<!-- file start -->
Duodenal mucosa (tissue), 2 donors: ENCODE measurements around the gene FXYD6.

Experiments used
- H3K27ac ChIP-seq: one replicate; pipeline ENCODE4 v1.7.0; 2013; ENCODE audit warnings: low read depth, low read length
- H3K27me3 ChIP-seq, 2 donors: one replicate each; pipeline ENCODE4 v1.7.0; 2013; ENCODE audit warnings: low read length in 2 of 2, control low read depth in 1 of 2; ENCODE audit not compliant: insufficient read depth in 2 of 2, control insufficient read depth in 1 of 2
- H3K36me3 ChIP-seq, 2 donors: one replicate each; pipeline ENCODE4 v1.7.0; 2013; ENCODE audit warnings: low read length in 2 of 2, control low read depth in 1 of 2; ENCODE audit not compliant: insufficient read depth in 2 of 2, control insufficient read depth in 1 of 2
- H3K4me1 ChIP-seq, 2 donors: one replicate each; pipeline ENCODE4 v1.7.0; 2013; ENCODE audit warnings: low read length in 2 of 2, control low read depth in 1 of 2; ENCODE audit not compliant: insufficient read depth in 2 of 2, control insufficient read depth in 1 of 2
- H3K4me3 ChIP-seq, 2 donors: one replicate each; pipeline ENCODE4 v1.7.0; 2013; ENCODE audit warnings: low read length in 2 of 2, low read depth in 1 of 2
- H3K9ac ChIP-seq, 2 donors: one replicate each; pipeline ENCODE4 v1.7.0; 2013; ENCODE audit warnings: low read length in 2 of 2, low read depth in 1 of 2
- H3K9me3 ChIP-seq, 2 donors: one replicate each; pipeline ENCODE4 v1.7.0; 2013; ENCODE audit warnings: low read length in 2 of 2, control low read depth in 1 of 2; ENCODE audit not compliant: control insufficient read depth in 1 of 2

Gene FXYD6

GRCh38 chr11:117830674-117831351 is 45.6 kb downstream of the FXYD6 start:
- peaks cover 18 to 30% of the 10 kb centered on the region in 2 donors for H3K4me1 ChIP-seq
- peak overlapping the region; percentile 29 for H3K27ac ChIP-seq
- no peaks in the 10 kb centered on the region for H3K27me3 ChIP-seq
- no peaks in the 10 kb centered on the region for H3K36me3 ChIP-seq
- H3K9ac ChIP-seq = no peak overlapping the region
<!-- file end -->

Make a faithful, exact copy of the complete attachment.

Duodenal mucosa (tissue), 2 donors: ENCODE measurements around the gene FXYD6.

Experiments used
- H3K27ac ChIP-seq: one replicate; pipeline ENCODE4 v1.7.0; 2013; ENCODE audit warnings: low read depth, low read length
- H3K27me3 ChIP-seq, 2 donors: one replicate each; pipeline ENCODE4 v1.7.0; 2013; ENCODE audit warnings: low read length in 2 of 2, control low read depth in 1 of 2; ENCODE audit not compliant: insufficient read depth in 2 of 2, control insufficient read depth in 1 of 2
- H3K36me3 ChIP-seq, 2 donors: one replicate each; pipeline ENCODE4 v1.7.0; 2013; ENCODE audit warnings: low read length in 2 of 2, control low read depth in 1 of 2; ENCODE audit not compliant: insufficient read depth in 2 of 2, control insufficient read depth in 1 of 2
- H3K4me1 ChIP-seq, 2 donors: one replicate each; pipeline ENCODE4 v1.7.0; 2013; ENCODE audit warnings: low read length in 2 of 2, control low read depth in 1 of 2; ENCODE audit not compliant: insufficient read depth in 2 of 2, control insufficient read depth in 1 of 2
- H3K4me3 ChIP-seq, 2 donors: one replicate each; pipeline ENCODE4 v1.7.0; 2013; ENCODE audit warnings: low read length in 2 of 2, low read depth in 1 of 2
- H3K9ac ChIP-seq, 2 donors: one replicate each; pipeline ENCODE4 v1.7.0; 2013; ENCODE audit warnings: low read length in 2 of 2, low read depth in 1 of 2
- H3K9me3 ChIP-seq, 2 donors: one replicate each; pipeline ENCODE4 v1.7.0; 2013; ENCODE audit warnings: low read length in 2 of 2, control low read depth in 1 of 2; ENCODE audit not compliant: control insufficient read depth in 1 of 2

Gene FXYD6

GRCh38 chr11:117830674-117831351 is 45.6 kb downstream of the FXYD6 start:
- peaks cover 18 to 30% of the 10 kb centered on the region in 2 donors for H3K4me1 ChIP-seq
- peak overlapping the region; percentile 29 for H3K27ac ChIP-seq
- no peaks in the 10 kb centered on the region for H3K27me3 ChIP-seq
- no peaks in the 10 kb centered on the region for H3K36me3 ChIP-seq
- H3K9ac ChIP-seq = no peak overlapping the region